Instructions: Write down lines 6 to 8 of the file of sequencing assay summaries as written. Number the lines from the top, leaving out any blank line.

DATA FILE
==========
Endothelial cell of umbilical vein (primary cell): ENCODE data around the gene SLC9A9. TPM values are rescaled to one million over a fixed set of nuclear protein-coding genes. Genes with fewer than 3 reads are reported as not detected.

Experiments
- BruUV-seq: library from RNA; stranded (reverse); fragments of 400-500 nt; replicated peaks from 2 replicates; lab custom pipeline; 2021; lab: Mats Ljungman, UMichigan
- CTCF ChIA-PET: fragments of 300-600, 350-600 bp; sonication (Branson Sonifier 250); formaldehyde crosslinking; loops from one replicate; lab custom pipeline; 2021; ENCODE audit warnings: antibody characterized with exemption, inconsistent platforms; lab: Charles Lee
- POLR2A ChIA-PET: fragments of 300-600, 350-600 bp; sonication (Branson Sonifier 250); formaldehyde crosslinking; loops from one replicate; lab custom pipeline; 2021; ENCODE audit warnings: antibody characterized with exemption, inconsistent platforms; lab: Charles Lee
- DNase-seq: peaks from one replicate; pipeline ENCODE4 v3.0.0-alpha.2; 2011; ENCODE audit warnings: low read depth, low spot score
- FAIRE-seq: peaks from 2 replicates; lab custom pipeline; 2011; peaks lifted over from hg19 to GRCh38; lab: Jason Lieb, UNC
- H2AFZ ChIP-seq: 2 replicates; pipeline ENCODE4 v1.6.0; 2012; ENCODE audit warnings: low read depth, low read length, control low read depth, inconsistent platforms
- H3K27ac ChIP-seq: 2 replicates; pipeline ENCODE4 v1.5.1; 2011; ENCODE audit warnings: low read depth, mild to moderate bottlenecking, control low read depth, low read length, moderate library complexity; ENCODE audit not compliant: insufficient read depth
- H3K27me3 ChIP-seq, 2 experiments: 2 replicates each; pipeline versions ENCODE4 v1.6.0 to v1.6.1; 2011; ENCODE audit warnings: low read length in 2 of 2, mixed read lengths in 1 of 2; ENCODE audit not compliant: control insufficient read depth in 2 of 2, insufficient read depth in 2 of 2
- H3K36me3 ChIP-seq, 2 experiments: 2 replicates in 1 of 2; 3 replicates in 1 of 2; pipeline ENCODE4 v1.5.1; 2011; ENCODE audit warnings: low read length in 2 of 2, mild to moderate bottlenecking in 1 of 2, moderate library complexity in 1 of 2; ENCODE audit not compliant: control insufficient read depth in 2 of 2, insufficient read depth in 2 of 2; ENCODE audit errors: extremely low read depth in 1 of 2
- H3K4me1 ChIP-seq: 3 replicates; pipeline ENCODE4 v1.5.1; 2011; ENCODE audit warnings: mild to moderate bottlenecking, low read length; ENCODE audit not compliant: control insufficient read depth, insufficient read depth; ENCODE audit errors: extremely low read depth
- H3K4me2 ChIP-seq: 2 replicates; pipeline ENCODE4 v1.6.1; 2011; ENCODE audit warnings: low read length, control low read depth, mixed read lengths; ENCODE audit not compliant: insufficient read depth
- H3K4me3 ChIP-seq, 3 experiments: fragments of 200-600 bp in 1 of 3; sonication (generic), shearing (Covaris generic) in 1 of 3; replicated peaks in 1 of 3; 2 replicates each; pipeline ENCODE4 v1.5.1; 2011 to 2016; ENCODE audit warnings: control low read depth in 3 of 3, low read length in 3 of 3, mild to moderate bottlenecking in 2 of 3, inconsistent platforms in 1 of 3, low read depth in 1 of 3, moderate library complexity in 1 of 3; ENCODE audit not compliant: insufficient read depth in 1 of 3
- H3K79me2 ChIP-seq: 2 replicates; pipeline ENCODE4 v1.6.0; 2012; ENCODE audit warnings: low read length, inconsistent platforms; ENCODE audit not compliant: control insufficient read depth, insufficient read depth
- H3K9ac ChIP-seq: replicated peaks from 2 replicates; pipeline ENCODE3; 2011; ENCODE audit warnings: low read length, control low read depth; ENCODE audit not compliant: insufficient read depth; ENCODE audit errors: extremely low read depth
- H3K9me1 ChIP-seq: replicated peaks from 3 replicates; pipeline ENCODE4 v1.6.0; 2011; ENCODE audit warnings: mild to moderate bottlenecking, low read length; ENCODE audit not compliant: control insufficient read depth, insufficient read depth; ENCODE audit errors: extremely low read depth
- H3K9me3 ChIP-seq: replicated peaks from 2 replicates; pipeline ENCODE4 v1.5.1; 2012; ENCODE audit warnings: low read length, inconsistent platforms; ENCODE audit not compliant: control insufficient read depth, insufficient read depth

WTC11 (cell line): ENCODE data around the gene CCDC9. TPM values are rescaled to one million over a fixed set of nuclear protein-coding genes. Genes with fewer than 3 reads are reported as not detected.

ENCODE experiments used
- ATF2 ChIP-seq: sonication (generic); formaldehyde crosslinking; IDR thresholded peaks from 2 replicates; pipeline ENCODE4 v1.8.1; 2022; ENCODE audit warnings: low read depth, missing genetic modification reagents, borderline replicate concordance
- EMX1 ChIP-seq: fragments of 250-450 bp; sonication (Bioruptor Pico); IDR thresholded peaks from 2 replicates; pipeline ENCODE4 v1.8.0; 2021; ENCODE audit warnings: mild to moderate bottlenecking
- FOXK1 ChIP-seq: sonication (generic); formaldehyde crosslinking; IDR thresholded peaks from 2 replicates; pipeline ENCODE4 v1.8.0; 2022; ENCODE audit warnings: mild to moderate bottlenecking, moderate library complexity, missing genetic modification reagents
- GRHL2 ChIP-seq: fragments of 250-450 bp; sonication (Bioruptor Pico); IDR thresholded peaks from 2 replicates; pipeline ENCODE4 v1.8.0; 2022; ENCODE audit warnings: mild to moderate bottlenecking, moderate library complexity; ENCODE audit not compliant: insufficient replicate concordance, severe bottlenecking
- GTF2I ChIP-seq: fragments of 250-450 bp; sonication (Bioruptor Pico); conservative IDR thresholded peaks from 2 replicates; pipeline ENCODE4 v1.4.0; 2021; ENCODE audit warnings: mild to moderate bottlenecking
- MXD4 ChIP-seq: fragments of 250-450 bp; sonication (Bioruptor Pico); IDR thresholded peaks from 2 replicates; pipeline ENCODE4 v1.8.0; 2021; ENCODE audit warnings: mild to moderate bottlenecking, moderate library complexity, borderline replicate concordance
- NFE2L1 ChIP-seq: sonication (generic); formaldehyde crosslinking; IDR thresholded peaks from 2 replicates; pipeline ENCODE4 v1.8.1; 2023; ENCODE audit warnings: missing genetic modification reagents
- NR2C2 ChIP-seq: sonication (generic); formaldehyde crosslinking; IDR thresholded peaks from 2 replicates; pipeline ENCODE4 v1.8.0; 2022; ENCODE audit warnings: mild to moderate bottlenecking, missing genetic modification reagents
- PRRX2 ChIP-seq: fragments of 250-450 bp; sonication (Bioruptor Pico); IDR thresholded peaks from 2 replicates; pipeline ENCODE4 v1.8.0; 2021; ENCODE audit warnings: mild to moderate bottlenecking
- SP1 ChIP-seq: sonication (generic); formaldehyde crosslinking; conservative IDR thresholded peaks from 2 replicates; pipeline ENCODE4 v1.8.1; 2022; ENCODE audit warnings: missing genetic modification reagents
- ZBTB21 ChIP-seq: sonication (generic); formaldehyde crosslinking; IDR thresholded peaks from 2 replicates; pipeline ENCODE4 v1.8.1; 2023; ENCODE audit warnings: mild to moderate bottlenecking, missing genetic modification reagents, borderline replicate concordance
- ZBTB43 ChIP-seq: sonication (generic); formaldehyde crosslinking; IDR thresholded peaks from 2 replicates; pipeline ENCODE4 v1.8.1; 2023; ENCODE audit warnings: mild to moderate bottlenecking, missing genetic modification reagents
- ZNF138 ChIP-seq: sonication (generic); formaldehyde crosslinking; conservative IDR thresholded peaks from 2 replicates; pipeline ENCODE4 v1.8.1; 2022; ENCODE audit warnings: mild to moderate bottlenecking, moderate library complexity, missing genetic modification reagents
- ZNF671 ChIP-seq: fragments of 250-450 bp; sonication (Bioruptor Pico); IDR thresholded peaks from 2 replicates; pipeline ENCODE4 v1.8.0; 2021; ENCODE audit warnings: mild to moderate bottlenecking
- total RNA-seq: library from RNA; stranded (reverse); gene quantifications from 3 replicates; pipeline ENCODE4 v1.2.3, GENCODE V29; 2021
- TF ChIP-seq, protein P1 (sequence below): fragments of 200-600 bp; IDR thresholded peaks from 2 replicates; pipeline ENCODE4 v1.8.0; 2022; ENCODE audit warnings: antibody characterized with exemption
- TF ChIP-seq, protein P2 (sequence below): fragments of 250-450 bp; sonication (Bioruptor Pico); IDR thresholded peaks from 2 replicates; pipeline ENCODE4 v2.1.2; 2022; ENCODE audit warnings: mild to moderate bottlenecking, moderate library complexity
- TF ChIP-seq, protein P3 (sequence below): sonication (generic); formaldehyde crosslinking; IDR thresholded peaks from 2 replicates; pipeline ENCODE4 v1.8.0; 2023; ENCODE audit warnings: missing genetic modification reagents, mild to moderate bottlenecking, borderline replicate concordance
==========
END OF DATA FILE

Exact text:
- DNase-seq: peaks from one replicate; pipeline ENCODE4 v3.0.0-alpha.2; 2011; ENCODE audit warnings: low read depth, low spot score
- FAIRE-seq: peaks from 2 replicates; lab custom pipeline; 2011; peaks lifted over from hg19 to GRCh38; lab: Jason Lieb, UNC
- H2AFZ ChIP-seq: 2 replicates; pipeline ENCODE4 v1.6.0; 2012; ENCODE audit warnings: low read depth, low read length, control low read depth, inconsistent platforms